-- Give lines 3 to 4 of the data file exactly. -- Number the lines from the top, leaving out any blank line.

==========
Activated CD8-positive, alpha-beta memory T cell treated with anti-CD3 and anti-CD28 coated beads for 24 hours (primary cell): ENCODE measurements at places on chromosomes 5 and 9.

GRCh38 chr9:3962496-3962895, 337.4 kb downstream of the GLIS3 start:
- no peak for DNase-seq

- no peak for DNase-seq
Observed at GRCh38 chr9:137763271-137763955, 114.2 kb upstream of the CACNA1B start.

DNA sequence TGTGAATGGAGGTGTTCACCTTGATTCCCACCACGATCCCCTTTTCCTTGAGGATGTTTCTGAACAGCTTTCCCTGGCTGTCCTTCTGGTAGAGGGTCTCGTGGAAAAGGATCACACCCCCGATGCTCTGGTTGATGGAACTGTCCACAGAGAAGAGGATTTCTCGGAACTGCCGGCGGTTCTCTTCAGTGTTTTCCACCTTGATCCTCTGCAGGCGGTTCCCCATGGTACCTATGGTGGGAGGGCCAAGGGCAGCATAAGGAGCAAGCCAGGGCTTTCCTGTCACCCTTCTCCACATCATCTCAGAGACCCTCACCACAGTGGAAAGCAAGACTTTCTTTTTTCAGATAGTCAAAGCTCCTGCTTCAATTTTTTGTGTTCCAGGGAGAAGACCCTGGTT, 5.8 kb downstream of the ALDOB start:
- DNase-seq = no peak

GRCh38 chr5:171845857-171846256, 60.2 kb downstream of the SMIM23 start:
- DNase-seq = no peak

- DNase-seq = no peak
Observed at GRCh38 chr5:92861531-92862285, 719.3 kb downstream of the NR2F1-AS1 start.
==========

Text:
- no peak for DNase-seq

- no peak for DNase-seq